While hardly part of the original mouse timeline dating back to the 1960s, this HP mouse used encoders built into the computer body. The encoders — as shown in this Omnibook repair video from 10' 40" on — appear to track the extension and angle of the mouse stick. In order to produce PS/2 mouse compatible movement counter signals, the (∆r, ∆θ) from the internal encoders would have to be temporarily converted to an absolute (X, Y) position from which (∆x, ∆y) signals were derived.
From memory, the Omnibook mouse would continue to produce (∆x, ∆y) signals if it hit the relevant end stops, so there were perhaps some additional limit switches in the mouse hardware. It was a fairly terrible mouse, and completely unusable by left-handed people.
I am experimenting with a graphics pen and tablet and it got me thinking about the difference between it and my mouse. One huge difference is that the tablet's working area covers the whole screen,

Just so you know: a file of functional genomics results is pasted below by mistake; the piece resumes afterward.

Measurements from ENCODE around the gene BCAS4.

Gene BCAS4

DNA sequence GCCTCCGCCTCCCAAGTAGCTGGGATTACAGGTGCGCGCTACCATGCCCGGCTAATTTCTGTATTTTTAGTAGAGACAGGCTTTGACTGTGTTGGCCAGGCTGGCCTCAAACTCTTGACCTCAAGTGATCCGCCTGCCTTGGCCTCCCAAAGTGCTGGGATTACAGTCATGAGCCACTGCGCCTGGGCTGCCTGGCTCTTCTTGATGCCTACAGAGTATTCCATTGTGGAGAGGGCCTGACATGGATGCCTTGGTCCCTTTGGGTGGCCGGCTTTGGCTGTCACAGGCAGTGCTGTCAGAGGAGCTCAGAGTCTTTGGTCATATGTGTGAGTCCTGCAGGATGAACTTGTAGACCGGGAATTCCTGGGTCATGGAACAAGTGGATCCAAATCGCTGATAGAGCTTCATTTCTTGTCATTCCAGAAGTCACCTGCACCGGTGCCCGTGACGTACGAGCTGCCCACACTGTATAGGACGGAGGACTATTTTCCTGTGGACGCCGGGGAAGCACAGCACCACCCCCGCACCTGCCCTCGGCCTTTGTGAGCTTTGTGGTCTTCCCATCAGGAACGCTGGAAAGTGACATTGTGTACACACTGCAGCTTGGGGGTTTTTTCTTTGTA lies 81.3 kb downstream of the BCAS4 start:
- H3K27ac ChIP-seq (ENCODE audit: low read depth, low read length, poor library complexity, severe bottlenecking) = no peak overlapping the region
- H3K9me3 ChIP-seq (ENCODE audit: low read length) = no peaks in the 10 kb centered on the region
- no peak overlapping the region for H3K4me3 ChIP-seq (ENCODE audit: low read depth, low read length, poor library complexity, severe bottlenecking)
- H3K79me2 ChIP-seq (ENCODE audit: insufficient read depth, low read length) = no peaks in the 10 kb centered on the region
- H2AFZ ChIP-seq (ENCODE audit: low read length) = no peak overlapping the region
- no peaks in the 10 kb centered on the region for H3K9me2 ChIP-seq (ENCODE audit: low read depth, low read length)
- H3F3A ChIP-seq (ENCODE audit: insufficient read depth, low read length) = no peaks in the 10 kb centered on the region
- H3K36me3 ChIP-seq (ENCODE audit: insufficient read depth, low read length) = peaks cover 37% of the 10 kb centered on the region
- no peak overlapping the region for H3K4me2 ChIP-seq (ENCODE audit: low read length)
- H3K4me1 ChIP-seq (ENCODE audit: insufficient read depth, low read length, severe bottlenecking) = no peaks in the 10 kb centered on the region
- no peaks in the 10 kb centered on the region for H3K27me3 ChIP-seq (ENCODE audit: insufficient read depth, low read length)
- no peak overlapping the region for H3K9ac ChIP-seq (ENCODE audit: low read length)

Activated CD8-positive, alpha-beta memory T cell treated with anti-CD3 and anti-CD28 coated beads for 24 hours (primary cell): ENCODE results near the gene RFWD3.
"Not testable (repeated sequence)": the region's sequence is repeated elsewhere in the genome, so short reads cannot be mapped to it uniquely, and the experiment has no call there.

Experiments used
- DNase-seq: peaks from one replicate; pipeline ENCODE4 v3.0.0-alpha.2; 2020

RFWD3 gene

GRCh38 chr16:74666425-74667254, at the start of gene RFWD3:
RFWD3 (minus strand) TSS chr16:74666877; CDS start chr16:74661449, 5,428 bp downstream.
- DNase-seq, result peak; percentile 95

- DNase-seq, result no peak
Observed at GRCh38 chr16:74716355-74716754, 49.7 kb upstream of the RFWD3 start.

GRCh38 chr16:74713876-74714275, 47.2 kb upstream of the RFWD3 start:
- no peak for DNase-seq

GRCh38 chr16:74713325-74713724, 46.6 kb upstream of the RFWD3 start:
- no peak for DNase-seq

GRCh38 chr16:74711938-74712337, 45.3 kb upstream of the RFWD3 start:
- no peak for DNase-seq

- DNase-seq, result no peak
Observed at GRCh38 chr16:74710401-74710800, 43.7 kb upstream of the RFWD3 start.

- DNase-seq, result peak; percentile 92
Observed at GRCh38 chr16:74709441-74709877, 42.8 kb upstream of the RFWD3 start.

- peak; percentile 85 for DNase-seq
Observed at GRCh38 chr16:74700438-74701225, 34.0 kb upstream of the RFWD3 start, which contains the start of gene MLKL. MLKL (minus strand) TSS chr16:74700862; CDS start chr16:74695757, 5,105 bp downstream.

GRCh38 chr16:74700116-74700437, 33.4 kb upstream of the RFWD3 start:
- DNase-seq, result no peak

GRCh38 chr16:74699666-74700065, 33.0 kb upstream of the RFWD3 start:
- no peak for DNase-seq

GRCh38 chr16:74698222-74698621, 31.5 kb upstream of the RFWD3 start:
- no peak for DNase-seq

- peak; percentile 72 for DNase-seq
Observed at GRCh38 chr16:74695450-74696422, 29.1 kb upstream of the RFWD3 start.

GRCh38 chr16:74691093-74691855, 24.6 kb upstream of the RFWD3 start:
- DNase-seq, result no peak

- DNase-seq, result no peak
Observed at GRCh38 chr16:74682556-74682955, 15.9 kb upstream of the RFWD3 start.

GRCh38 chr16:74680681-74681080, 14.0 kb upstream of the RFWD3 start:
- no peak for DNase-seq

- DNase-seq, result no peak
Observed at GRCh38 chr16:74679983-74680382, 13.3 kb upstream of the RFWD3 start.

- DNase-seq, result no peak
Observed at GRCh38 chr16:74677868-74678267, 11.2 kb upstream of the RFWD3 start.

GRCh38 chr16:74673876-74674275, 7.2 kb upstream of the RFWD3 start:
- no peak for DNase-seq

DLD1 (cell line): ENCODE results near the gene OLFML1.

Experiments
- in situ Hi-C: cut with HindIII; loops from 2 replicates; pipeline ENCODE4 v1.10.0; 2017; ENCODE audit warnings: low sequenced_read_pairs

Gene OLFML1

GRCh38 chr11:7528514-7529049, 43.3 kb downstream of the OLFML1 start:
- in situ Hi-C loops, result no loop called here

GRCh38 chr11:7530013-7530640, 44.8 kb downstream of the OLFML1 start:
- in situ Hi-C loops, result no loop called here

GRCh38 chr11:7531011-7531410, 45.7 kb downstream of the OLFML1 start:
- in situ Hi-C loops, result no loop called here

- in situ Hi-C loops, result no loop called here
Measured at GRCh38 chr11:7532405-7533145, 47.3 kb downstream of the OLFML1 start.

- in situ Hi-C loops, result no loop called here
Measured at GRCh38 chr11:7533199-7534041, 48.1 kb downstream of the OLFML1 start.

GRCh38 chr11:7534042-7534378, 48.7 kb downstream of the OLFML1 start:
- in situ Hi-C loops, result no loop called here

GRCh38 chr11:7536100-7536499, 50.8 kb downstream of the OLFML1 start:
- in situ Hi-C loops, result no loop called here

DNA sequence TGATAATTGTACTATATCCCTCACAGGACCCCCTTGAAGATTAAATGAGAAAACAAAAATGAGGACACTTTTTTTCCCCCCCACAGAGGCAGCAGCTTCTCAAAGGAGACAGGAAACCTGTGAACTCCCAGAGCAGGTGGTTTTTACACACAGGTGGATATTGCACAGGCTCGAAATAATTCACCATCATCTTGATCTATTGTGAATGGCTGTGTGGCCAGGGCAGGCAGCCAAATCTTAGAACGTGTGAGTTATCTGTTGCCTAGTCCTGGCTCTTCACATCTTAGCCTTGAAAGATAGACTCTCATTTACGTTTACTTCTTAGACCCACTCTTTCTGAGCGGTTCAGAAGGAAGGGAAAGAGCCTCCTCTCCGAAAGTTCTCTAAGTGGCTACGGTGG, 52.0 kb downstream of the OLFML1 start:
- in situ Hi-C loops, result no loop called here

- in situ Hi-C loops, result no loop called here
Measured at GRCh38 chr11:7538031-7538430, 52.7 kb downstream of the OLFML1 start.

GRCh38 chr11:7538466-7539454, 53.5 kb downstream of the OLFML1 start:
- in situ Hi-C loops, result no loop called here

No, that's scaling of your software. The tablet has its own coordinate set, which gets adjusted to your document and/or screen. Usually by the drawing application using it in absolute mode. For screen the driver may be configured to do it, or offer it as relative to fit usual mouse handling.
so that you can tap on an absolute position.
Jo. After all, with a tablet, the detection is not done by the moving device, but the fixed surface.
It's imperative for drawing tablets to work absolute, as for one there's no detected movement when the pen is (way) up. Only absolute detection will work to catch it when going down again. But more importantly, with a mouse a user usually 'homes in' to a target - meaning the movement is controlled via an optic feedback on the screen - while with a tablet the user expects to hit the point like with a pen on paper. No matter how much movement has happened in between.